Currently, Mandro is hard at work on the follow up, “Wine Country Women of Sonoma County.” She began efforts in March 2017 and hopes to deliver the tome to her publisher before the end of the year, looking ultimately at a September 2019 launch. Concurrently, she started working on “Wine Country Women of Willamette Valley” in August of this year. These two books will be much in the same vein: highlighting local women and sharing exquisite recipes with wine pairings.

Ellie Anest: A founding partner in Eleven Eleven Wines, Ellie Anest started the winery after a conversation on a flight to Los Angeles from Paris in 2010 with her friend Aurelien Roulin. With a background in accounting and finance, Anest moved to her own piece of land in Napa and launched the winery along with Roulin and Carol Vassiliadis. Growing up on a farm in Nebraska, Anest used the values her parents taught her – like dedication to her work and love of family – to create her successful brand.

Before Mandro began work on her first book, she knew she wanted to find a way to connect the world to the women of this region. However, her current reality is only step one of her initial vision.  “I recognized there are visitors to the Napa Valley who are curious about those (who) live there, who dream of living in a wine region,” she says. “I took this information and created a television show concept that I turned into a lifestyle book. I always wanted to do both, but the challenges for developing a show moved me to focus on the book first. A TV show is still a goal.”

Before working on a small-screen project, Mandro is focused on a 30-minute podcast due to launch before the end of this year. The episodes will include interviews with select wine women, including Violet Grgich, Shannon Staglin and Ashley Keever.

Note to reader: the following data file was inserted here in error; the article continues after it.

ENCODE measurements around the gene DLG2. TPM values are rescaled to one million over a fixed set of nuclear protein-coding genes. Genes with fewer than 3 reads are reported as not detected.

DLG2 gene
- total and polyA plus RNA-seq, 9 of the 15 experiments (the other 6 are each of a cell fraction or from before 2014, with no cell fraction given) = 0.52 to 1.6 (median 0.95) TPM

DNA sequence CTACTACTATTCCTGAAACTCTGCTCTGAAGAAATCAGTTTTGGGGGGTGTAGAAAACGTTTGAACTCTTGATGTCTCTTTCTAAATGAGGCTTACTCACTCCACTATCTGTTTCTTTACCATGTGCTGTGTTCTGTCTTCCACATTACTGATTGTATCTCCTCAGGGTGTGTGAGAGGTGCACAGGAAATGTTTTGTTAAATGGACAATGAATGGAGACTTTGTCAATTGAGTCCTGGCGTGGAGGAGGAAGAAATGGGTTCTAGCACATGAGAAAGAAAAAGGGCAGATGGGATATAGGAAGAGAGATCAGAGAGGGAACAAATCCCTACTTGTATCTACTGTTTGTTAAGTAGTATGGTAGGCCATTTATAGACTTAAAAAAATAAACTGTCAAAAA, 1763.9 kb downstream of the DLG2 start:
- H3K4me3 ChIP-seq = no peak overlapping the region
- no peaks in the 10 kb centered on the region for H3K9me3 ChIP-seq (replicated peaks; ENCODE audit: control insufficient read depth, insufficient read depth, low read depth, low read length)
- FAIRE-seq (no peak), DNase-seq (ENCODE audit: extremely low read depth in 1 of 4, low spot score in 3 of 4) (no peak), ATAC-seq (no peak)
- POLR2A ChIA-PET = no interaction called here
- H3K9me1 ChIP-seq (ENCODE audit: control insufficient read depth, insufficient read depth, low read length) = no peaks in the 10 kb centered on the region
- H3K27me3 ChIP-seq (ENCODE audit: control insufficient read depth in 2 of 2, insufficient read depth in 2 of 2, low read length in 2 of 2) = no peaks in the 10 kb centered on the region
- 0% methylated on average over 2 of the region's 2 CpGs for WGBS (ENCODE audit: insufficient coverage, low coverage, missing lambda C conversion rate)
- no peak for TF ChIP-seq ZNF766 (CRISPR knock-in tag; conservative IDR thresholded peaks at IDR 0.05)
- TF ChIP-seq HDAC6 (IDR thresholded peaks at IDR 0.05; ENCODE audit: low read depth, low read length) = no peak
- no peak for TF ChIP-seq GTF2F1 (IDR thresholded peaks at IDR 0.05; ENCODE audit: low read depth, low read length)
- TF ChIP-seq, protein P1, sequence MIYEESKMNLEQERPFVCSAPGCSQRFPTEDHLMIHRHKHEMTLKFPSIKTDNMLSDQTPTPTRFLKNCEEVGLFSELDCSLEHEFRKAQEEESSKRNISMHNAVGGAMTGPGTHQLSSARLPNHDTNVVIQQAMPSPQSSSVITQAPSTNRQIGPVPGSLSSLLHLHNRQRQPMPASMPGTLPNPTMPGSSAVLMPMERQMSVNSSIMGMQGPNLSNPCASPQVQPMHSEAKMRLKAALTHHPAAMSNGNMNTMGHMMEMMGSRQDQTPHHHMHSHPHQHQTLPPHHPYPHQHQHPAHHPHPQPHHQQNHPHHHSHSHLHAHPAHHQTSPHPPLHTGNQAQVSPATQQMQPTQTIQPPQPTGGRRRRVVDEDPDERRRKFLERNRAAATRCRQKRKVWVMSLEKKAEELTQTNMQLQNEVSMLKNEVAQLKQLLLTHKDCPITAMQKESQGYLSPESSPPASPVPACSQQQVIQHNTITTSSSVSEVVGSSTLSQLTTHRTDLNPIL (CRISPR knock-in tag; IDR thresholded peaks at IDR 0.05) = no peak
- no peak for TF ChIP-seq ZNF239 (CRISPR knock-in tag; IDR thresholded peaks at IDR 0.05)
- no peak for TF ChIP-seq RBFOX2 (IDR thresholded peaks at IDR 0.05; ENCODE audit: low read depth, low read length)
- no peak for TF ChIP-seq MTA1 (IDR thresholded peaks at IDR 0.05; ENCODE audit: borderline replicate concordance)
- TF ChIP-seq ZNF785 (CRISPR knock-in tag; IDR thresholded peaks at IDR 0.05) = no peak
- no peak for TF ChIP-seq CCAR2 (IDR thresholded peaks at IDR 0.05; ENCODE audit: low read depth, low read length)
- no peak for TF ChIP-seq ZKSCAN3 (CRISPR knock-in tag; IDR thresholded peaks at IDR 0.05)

Beyond the books and podcast – and perhaps the TV show someday – those interested can get to know some of the women on an even more intimate scale by attending one of Wine Country Women’s events, which are held in California as well as Louisville.  The next opportunity to attend is 6 p.m. Dec. 5 at The Champagnery on Frankfort Avenue in Louisville. The event will feature Mandro herself as well as Chandon Director of Winemaking Pauline Lhote and Kelleen Sullivan.

Ashley Keever: Originally from Danville, California, Ashley Keever’s family found a passion for wine during their time living in Germany when Ashley was a child. After returning to the United States, her parents opened Keever Winery and quickly became a huge success. After living in San Francisco for seven years, she moved back to help her parents run the winery, where she loves living and working in the community-driven Napa Valley.